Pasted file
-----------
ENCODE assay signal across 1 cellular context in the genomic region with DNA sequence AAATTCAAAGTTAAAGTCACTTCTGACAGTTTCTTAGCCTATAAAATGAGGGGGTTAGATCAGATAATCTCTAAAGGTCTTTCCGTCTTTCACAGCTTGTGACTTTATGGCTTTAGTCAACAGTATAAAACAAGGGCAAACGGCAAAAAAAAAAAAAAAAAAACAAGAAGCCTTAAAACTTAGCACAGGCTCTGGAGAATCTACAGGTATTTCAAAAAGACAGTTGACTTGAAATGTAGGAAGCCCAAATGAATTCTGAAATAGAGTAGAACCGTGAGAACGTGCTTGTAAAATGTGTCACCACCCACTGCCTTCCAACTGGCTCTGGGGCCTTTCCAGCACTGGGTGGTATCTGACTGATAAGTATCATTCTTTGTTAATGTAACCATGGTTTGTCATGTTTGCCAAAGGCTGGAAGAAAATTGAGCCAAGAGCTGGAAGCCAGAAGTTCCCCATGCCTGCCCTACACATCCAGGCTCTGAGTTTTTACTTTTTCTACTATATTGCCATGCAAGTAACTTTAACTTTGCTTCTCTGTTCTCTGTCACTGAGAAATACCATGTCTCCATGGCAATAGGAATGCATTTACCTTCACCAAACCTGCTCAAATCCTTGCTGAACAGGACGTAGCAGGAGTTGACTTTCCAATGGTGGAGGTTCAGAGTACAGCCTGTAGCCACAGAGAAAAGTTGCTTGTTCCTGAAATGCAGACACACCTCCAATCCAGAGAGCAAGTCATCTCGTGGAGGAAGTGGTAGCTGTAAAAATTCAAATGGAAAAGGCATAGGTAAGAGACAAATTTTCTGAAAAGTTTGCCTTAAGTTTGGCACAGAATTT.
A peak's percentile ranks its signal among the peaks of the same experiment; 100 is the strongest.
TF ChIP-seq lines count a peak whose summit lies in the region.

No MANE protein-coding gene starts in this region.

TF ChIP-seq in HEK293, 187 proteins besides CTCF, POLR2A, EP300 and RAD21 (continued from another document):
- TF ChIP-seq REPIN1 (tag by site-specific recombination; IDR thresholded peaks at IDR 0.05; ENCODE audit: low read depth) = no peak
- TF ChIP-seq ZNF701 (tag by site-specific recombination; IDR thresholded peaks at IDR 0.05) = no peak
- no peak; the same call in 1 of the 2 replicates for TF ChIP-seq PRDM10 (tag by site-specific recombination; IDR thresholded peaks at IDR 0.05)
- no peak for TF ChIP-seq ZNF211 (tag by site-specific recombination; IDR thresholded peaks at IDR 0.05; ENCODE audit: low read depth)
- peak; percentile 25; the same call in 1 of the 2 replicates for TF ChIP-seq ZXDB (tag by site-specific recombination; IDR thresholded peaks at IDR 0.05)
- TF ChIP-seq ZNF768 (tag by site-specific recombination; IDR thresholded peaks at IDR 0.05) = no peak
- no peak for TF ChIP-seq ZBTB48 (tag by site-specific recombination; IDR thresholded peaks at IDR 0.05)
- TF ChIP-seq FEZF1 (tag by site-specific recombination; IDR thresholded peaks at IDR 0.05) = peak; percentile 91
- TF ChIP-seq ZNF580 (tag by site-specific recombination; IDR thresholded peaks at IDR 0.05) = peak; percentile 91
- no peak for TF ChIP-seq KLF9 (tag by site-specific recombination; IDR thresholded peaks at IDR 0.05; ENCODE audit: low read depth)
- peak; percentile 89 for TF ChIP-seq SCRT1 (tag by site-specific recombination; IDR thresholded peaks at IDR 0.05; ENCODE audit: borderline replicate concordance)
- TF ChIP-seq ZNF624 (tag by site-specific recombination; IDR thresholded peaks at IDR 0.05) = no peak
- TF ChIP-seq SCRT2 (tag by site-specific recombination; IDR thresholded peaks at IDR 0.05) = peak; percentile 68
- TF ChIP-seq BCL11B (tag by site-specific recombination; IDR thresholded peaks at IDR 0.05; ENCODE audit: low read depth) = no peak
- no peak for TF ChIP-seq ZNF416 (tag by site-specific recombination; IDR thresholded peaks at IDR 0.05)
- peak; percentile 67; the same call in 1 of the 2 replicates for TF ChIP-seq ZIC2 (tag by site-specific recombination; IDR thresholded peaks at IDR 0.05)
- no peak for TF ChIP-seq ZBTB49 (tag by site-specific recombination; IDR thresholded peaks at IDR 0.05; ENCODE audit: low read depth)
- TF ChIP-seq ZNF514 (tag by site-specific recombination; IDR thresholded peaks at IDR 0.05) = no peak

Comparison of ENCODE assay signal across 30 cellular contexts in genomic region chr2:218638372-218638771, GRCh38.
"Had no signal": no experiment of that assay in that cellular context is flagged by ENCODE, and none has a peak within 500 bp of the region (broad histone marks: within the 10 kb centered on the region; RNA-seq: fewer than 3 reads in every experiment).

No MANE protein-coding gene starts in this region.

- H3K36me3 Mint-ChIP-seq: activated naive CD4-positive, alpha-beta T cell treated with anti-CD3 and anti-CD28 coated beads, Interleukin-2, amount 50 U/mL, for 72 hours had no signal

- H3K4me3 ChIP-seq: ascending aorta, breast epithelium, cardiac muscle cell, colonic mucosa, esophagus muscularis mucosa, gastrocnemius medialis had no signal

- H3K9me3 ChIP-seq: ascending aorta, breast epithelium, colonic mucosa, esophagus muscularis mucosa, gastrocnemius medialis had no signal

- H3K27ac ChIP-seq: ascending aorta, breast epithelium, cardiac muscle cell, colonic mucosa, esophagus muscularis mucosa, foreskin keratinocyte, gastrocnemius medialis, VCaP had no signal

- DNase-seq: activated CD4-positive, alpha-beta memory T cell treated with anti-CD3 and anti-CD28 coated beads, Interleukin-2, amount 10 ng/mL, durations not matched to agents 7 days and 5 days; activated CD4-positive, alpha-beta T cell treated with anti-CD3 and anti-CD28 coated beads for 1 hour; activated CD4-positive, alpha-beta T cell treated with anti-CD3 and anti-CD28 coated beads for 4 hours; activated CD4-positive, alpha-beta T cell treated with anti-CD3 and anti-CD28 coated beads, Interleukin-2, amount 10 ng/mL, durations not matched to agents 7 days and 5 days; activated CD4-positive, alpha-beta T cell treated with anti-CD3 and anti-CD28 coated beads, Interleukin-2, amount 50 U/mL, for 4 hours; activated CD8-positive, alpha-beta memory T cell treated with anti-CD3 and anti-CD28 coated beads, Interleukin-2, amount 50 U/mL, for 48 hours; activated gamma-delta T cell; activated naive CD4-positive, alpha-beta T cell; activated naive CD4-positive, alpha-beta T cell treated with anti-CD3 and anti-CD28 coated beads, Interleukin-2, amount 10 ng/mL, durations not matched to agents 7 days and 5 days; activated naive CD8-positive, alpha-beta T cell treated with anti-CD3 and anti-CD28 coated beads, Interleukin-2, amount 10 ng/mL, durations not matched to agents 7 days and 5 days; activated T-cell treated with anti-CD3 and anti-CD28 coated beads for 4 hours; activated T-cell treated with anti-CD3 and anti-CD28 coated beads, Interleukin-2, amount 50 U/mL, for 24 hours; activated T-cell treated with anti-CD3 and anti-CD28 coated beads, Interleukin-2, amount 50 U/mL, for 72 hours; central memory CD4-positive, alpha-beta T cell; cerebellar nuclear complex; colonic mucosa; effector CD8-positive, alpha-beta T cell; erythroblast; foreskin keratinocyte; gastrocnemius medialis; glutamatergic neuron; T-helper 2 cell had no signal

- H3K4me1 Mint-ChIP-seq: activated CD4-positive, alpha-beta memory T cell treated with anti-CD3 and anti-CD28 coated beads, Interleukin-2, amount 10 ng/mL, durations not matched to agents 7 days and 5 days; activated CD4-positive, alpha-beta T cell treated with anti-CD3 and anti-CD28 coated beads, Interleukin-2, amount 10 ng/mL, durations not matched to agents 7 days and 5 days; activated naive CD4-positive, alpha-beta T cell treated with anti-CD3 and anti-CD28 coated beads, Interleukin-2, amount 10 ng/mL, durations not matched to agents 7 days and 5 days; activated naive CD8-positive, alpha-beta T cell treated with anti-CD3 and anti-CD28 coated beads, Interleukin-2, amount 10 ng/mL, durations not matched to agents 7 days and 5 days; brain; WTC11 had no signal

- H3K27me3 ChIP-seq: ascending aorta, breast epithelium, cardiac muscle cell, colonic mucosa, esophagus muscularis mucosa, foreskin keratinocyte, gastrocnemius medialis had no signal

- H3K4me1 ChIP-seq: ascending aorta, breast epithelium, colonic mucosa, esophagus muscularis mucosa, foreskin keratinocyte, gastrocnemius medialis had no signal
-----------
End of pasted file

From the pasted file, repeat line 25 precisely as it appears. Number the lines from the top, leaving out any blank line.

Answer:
"Had no signal": no experiment of that assay in that cellular context is flagged by ENCODE, and none has a peak within 500 bp of the region (broad histone marks: within the 10 kb centered on the region; RNA-seq: fewer than 3 reads in every experiment).